National task force advocates removing race from kidney function algorithm

A national task force announced Thursday that it is recommending the immediate implementation of a new diagnostic equation to measure kidney function, which advocates say will promote health equity and increase access to transplantation for black patients. The recommendation is supported by ongoing research by clinical researchers at the Perelman School of Medicine at the University of Pennsylvania, who have been instrumental in quantifying the benefits and risks of discontinuing the breed in the ‘estimation of renal function. The clinical change, which is expected to take effect at Penn Medicine this year, has been identified as a key priority for the healthcare system’s Action for Cultural Transformation (ACT) strategic plan launched in 2020.

“I hope this change spearheads a movement across medicine for clinicians to reassess whether they are using breed responsibly,” said Nwamaka Eneanya, MD, MPH, nephrologist, assistant professor of medicine and epidemiology and director of health. Fairness, Anti-Racism, and Community Engagement in the Renal Electrolyte and Hypertension Division at Penn.

Eneanya has been a strong advocate for removing race from the kidney function algorithm and is a member of the joint American Society of Nephrology and National Kidney Foundation task force that generated the recommendations. She is also the co-author of an article published this week in the New England Journal of Medicine (NEJM), which introduces new equations for measuring kidney function that do not include race. A second NEJM paper published this week -; co-supervised by Harold Feldman, MD, MSCE, professor of epidemiology and medicine at Penn -; recommends that, as a longer term solution, national efforts be made to increase the widespread use of the protein cystatin C as a biomarker of renal health.

Since direct measurement of kidney function is not possible at the bedside, clinicians instead assess kidney function using an estimating equation called eGFR, which is the estimated glomerular filtration rate. EGFR estimates the amount of creatinine present in a patient’s blood to give a picture of how their kidneys are functioning. Its value is an important part of the information used to determine if and when a patient is referred for certain types of clinical care, including kidney transplantation.

The problem, according to critics of the current equation, is that it assigns a higher eGFR to patients who identify as Black. This means that black patients must achieve higher creatinine levels than white patients to be put on the waiting list for a kidney transplant.

In a widely cited opinion piece published in JAMA in 2020, researchers at Penn Medicine argued that it is harmful for eGFR equations to claim that the function of existing organs is different between individuals who are otherwise identical except for race. They write that population studies reveal only small differences in the distribution of genes between racial groups, and that “the history of medicine offers ample evidence that racial categories have often been arbitrarily generated and sometimes implemented. to reinforce social inequalities “.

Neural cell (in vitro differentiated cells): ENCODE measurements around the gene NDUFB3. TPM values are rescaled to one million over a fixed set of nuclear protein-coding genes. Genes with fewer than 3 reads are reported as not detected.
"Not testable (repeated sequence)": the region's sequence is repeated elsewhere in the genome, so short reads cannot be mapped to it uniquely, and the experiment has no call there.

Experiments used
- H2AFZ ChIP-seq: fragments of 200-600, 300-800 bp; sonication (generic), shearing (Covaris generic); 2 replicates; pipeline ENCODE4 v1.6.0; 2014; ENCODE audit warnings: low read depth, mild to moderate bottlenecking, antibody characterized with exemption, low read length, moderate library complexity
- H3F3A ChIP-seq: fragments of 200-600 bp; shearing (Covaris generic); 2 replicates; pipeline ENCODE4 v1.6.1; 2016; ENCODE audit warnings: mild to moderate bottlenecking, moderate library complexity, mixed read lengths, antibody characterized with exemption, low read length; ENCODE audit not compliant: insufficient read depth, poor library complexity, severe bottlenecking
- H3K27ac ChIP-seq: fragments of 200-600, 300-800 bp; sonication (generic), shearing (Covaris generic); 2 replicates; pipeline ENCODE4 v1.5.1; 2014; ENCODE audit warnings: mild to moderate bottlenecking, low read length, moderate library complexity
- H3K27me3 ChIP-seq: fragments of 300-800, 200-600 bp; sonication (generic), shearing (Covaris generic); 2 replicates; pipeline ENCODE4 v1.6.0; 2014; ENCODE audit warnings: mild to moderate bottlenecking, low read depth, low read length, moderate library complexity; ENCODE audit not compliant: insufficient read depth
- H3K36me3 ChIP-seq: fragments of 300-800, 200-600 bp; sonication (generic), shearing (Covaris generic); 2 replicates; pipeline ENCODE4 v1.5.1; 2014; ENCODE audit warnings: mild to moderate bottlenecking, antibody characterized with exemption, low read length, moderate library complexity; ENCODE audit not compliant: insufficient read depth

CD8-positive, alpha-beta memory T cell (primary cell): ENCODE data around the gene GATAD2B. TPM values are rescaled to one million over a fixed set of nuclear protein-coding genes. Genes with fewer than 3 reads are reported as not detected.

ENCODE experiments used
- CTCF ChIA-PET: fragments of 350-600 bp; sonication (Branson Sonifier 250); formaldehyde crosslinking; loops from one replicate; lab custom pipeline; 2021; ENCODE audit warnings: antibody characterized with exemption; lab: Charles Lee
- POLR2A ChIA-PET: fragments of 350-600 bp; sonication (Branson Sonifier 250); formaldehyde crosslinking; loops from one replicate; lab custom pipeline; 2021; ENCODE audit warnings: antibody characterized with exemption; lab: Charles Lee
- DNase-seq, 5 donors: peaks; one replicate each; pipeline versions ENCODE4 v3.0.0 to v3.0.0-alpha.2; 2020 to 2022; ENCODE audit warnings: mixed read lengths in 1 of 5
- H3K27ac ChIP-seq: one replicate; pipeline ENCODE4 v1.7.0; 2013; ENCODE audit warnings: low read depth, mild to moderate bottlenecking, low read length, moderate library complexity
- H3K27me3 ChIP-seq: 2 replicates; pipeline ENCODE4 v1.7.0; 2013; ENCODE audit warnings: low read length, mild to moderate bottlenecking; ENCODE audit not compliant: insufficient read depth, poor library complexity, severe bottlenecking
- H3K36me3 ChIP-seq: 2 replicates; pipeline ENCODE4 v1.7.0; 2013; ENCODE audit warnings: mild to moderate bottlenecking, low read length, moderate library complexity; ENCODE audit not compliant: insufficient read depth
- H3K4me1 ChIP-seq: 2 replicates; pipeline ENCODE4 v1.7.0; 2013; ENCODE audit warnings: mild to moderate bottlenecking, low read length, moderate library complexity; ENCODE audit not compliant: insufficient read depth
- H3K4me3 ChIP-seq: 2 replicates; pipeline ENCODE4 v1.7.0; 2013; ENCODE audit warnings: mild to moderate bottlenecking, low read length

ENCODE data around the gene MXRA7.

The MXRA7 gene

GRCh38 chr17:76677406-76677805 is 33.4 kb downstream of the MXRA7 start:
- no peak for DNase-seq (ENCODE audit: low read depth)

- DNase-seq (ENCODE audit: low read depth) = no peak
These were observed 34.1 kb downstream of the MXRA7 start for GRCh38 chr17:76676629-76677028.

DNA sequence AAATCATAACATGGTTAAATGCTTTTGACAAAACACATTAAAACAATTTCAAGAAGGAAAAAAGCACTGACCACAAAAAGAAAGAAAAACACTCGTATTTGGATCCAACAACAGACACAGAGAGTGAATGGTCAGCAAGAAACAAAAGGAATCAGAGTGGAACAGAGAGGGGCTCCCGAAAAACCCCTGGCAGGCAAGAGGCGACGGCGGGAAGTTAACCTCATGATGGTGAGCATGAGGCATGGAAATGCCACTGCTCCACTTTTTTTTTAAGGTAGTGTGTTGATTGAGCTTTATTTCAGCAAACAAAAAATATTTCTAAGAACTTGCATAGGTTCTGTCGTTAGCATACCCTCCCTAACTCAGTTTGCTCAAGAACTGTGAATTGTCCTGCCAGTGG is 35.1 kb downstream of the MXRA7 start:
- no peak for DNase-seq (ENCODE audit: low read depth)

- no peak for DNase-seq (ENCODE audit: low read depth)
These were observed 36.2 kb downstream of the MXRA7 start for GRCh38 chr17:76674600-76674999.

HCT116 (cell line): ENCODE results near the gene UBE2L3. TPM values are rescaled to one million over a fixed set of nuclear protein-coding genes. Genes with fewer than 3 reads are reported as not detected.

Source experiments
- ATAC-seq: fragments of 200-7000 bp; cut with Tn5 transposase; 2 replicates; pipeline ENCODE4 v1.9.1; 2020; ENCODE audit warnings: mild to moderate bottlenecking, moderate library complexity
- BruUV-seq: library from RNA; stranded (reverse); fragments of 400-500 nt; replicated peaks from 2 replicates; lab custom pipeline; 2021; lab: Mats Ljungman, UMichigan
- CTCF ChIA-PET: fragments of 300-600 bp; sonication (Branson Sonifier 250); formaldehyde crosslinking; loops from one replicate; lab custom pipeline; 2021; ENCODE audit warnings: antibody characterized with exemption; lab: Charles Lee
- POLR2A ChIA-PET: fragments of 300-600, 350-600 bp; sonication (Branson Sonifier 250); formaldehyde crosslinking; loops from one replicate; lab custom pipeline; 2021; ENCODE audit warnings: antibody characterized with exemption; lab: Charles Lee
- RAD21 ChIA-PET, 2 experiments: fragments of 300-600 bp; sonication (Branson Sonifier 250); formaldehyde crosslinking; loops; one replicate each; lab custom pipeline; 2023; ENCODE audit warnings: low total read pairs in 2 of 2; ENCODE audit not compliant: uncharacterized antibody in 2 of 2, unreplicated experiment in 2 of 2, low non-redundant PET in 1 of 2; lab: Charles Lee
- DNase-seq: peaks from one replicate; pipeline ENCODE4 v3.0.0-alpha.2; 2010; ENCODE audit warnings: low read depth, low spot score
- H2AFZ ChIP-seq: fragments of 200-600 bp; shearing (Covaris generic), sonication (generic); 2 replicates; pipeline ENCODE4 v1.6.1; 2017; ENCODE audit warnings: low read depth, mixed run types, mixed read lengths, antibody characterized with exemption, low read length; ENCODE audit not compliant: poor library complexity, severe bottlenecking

The room -; written by Eneanya, with Peter Reese, PhD, MD, MSCE, professor of medicine and epidemiology, and Wei Yang, PhD, associate professor of biostatistics -; helped spark a national conversation about removing race from the kidney function algorithm. In response, the American Society of Nephrology and the National Kidney Foundation established a joint working group to reassess the inclusion of race in eGFR, as well as its implications for the diagnosis and subsequent management of patients with the disease. kidney disease.

The task force’s final report recommends that U.S. clinical labs immediately implement a new CKD-EPI creatinine equation that does not incorporate breed information. This new equation “has acceptable performance characteristics and potential consequences that do not disproportionately affect a group of individuals,” say the authors.

However, the task force report also notes that there should be long-term national efforts to increase routine and timely measurement of cystatin C, rather than or in addition to creatinine, to estimate function. renal. This is due to the fact -; as data from 1,248 chronic renal failure cohort study (CRIC) patients published in the NEJM article co-authored by Feldman shows -; “Estimating GFR using cystatin C generates results similar to estimates based on creatinine and race while eliminating the negative consequences of current race-based approaches.” Currently, Feldman says, cystatin C tests are expensive and less readily available in hospitals and other clinical labs nationwide.

While increasing access to cystatin C-based laboratory tests will be an important future step in the field of nephrology, the removal of race from the eGFR algorithm is a major step towards advancing the equity in health, according to Eneanya and the authors of the joint task force report. .


University of Pennsylvania

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